Curricula in changing world
AS SOCIETY becomes more digitised, experts have called on institutions to equip students with skills which they can use in a changing world.
This means that the subjects offered at schools and universities should be re-examined to ensure that South Africa remains in step with the rest of the world. Professor and Dean of Humanities at the University of the Witwatersrand, Rusksana Osman, said students should be equipped with approaches to learning that involved agility, adaptability and curiosity.
“The emphasis on interaction is key to understanding the fourth industrial revolution. And this epoch will, like all times of change, require universities to push boundaries of teaching and learning,” she said.
Head of the Faculty of Commerce at the Independent Institute of Education, Fathima Razack, said to remain relevant, universities should prepare students for technological advancements.
“Universities have to ensure that their curriculum includes modules that ensure that students are ready for industry,” she said.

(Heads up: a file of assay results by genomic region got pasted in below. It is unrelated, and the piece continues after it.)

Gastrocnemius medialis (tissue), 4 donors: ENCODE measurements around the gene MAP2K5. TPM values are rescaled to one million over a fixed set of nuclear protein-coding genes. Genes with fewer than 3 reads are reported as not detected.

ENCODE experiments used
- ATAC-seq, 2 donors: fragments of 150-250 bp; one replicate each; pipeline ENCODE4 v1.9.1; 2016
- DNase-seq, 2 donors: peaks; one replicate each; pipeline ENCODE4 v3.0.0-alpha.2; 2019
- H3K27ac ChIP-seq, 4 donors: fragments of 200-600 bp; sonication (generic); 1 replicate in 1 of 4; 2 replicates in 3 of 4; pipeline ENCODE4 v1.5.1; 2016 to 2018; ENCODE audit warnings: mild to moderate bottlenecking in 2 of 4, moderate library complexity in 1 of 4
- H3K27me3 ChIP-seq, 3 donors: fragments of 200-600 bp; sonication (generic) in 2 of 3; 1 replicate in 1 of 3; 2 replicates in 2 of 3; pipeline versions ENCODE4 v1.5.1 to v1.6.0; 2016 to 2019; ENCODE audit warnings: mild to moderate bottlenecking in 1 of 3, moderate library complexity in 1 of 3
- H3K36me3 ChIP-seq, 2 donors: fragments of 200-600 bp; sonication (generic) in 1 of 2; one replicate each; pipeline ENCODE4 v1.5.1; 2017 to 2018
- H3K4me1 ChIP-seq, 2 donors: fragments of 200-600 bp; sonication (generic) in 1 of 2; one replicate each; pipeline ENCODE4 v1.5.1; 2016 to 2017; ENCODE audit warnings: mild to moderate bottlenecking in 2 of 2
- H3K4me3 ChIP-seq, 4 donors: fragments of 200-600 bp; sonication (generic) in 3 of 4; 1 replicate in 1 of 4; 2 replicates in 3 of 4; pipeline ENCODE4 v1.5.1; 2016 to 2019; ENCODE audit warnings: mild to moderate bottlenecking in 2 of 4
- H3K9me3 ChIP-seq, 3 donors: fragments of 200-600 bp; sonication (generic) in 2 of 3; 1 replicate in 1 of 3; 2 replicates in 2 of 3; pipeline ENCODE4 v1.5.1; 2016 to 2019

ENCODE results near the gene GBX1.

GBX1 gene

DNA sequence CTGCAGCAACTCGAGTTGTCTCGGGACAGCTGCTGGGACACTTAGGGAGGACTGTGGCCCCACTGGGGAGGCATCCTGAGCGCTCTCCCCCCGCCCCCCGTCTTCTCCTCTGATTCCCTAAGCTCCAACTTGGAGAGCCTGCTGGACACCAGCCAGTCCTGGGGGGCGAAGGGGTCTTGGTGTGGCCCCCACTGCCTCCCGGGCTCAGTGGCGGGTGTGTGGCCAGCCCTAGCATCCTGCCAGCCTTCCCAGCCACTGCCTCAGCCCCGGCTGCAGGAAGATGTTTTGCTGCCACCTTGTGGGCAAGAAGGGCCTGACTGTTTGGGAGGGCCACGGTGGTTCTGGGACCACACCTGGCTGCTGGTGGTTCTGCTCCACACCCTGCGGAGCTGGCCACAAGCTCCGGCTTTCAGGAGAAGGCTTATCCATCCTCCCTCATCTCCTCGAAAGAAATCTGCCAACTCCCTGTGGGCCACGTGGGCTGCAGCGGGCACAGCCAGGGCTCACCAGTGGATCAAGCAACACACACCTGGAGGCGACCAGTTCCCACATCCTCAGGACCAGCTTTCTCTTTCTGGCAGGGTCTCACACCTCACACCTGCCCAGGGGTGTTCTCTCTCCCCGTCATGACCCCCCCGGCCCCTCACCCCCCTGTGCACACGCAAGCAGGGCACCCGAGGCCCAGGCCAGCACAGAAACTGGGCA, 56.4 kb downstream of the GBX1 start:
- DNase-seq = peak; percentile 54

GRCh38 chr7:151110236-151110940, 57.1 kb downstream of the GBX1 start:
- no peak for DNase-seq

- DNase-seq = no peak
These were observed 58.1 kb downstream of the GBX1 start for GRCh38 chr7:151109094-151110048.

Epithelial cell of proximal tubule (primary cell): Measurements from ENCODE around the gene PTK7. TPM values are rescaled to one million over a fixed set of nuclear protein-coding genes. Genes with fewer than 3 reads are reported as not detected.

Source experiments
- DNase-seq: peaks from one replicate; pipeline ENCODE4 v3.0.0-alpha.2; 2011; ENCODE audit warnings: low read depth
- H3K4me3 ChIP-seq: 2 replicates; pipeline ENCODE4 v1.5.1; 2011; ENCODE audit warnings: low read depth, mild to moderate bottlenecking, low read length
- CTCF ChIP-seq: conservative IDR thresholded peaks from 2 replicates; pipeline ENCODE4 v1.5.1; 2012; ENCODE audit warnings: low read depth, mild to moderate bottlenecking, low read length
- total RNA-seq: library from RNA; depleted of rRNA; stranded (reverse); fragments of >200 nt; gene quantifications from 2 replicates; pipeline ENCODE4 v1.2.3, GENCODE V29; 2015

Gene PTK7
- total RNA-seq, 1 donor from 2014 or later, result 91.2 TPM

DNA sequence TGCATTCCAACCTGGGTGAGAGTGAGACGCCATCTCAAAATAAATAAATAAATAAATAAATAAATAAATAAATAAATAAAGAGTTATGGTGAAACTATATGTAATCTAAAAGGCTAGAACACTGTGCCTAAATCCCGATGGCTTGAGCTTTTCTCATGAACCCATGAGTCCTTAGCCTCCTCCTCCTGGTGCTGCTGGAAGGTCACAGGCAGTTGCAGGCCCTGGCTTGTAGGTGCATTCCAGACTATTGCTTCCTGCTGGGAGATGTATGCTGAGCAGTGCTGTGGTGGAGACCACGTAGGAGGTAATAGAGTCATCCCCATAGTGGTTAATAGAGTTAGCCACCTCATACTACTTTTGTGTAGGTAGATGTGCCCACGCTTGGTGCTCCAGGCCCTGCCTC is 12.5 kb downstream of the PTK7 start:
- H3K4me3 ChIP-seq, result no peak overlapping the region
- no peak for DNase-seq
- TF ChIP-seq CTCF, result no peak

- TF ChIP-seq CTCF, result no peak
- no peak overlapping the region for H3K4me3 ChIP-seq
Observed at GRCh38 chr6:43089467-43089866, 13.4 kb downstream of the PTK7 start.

A school pioneering the way in ensuring pupils are prepared for the fourth industrial revolution, is the new Curro Foreshore in the city, where subjects like robotics, coding, maths and science are on offer.
Ross Hill, executive head at the school, said their curriculum was the culmination of years of research and development at Curro.
“The idea behind this technology-driven and flexible approach comes from asking what skills learners will need for the 2030 workplace, and then working backwards to provide schooling that aims to teach those skills. We are building on international best practice and introducing education approaches that are innovative within the South African context, while retaining some traditional teaching practices,” he said.
Hill said that Curro would not ditch traditional schooling but rather take the next logical step in its evolution to benefit pupils in a digital era.